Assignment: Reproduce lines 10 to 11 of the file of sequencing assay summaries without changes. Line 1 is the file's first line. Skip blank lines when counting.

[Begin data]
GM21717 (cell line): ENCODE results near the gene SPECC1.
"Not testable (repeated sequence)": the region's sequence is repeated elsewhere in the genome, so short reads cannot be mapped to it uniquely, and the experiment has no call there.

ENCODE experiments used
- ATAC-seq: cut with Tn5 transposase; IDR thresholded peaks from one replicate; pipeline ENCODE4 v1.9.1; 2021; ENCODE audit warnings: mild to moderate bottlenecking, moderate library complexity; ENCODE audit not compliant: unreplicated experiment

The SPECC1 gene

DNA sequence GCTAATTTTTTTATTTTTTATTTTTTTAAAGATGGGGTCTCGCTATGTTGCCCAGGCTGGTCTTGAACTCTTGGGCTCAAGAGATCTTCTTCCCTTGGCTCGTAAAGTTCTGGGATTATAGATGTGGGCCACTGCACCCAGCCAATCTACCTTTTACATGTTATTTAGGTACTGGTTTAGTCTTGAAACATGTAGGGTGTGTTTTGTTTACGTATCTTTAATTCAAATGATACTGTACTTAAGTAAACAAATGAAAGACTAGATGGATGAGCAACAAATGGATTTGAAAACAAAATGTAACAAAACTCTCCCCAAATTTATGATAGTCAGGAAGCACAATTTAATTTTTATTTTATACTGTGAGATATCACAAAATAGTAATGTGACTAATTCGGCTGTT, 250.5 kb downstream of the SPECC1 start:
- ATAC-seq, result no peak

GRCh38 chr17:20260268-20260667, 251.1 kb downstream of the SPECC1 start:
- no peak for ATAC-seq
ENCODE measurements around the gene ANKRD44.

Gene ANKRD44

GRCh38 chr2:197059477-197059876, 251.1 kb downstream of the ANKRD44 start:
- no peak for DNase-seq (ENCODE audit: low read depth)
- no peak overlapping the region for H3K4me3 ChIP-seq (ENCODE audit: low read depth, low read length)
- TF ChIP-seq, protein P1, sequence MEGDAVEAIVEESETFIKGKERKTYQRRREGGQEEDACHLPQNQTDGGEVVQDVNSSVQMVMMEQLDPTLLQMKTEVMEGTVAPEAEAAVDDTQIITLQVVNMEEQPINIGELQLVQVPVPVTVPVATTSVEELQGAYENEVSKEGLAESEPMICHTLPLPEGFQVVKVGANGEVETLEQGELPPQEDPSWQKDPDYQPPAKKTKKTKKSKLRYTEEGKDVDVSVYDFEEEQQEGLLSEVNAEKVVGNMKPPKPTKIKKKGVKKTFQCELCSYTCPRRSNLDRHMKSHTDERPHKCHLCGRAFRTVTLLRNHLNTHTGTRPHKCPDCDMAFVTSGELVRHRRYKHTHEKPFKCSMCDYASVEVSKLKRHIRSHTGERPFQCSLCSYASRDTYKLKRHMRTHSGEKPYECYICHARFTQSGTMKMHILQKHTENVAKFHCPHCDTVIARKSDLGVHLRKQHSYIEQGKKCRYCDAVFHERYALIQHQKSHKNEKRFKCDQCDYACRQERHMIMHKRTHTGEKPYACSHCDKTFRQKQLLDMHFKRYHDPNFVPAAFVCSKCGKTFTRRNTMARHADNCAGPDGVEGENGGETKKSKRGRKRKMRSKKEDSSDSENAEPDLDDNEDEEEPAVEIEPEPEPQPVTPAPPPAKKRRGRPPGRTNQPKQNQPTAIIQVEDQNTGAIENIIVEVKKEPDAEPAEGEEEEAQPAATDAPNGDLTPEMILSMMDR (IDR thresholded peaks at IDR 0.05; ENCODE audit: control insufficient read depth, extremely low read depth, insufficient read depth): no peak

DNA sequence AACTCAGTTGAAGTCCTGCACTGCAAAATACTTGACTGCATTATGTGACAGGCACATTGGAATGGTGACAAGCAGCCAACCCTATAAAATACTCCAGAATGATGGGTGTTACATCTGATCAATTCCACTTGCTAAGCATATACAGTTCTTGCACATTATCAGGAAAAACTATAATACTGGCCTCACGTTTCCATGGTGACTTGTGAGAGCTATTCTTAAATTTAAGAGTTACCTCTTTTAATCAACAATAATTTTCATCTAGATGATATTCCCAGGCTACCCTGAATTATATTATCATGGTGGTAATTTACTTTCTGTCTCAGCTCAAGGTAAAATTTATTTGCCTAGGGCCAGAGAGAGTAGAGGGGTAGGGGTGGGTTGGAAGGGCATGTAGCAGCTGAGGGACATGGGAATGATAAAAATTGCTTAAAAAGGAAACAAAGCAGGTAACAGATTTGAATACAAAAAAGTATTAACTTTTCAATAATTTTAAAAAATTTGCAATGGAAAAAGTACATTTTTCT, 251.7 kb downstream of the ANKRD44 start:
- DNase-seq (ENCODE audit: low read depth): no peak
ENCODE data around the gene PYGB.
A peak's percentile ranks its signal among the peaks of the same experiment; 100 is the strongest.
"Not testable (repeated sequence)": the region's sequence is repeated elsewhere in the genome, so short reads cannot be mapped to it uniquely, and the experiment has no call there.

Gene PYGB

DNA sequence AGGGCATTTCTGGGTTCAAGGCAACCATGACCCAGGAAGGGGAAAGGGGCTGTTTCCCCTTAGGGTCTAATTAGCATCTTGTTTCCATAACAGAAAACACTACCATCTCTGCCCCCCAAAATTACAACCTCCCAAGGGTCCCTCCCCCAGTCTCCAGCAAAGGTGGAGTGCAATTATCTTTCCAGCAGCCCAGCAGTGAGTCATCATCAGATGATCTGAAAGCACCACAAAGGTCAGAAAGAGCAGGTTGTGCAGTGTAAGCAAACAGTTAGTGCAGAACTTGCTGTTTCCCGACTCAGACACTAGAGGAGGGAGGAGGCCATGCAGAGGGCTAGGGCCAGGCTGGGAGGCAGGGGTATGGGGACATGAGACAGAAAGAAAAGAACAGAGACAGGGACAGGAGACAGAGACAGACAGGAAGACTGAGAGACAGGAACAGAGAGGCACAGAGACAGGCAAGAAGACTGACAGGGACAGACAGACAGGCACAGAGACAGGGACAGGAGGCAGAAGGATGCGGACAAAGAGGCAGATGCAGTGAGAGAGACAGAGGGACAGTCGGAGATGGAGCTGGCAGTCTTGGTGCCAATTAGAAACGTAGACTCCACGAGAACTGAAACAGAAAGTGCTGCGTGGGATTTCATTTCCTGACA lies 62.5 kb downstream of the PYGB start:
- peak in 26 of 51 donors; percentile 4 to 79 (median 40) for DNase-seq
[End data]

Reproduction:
ENCODE measurements around the gene ANKRD44.

Gene ANKRD44